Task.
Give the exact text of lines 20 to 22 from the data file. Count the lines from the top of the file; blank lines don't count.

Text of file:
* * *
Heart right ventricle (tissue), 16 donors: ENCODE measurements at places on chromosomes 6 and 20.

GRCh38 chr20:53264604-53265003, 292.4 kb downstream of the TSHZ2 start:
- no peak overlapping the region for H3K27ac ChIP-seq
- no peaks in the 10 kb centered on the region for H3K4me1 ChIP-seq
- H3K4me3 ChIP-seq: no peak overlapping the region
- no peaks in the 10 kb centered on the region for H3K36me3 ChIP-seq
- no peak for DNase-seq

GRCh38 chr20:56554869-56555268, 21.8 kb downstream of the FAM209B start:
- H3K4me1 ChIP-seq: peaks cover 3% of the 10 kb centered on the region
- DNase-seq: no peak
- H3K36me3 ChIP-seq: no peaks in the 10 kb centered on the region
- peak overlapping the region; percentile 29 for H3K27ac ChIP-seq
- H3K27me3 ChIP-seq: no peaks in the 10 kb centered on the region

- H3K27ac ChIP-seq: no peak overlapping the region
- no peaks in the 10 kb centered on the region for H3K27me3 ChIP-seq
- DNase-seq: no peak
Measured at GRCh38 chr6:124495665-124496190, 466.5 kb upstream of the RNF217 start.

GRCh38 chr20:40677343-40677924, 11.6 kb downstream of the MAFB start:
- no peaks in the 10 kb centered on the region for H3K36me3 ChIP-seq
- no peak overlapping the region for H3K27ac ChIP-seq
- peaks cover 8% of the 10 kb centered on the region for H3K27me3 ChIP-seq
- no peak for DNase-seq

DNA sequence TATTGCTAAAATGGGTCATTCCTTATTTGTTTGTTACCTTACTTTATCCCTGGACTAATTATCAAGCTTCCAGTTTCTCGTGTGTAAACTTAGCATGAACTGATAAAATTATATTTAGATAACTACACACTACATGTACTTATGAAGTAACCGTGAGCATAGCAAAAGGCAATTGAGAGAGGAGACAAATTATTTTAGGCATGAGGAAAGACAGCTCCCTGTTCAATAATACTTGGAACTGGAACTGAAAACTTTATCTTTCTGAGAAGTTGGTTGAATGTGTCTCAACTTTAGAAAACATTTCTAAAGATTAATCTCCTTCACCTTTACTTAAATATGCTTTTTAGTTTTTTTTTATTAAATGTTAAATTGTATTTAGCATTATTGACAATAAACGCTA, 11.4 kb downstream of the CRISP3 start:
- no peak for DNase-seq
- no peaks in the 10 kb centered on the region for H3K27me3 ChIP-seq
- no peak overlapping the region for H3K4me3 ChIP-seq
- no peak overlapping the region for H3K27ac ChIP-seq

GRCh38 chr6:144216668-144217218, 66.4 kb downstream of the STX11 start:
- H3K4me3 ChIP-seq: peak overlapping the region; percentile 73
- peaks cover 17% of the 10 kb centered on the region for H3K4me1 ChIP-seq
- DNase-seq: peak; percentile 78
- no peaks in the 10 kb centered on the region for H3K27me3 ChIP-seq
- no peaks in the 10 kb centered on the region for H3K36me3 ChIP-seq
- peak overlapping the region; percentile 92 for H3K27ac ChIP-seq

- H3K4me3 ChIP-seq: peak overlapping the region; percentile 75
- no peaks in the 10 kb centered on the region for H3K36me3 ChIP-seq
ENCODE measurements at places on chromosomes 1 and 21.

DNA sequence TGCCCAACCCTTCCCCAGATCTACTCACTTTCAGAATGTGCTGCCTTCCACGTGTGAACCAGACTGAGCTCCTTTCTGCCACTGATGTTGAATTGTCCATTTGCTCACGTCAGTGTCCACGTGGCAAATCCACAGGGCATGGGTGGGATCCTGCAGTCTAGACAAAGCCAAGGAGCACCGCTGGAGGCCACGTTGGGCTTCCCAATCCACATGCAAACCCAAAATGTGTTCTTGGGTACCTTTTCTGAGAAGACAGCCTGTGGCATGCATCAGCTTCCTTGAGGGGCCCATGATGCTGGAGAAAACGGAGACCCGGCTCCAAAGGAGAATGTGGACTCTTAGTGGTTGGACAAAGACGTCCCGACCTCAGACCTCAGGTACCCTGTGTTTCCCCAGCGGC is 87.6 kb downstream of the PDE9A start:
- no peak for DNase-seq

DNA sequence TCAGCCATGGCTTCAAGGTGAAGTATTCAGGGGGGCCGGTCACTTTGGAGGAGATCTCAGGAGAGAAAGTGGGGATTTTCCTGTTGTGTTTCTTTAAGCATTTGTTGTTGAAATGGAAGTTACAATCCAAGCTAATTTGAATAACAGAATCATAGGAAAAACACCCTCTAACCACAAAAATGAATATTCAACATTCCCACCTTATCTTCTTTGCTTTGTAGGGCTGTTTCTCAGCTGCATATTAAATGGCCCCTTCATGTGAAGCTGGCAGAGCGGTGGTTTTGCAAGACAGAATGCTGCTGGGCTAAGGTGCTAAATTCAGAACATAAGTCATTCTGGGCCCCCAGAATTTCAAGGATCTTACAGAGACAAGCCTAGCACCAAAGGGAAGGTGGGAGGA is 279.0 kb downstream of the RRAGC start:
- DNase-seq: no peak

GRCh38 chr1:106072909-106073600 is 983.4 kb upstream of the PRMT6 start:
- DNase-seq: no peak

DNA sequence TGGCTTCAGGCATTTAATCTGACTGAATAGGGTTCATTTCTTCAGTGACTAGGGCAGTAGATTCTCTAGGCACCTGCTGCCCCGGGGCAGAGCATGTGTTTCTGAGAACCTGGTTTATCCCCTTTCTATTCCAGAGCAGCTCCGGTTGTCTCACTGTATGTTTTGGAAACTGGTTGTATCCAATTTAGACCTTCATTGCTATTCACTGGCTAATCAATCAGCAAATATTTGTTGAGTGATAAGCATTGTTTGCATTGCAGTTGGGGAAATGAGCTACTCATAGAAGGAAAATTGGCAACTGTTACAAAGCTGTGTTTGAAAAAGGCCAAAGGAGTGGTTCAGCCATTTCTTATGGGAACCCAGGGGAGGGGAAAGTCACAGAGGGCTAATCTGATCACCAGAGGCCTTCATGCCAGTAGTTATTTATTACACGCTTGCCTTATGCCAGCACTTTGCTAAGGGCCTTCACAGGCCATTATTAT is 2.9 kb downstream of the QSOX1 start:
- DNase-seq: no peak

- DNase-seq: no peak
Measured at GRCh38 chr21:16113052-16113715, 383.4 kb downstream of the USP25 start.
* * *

- no peak overlapping the region for H3K27ac ChIP-seq
- peaks cover 8% of the 10 kb centered on the region for H3K27me3 ChIP-seq
- no peak for DNase-seq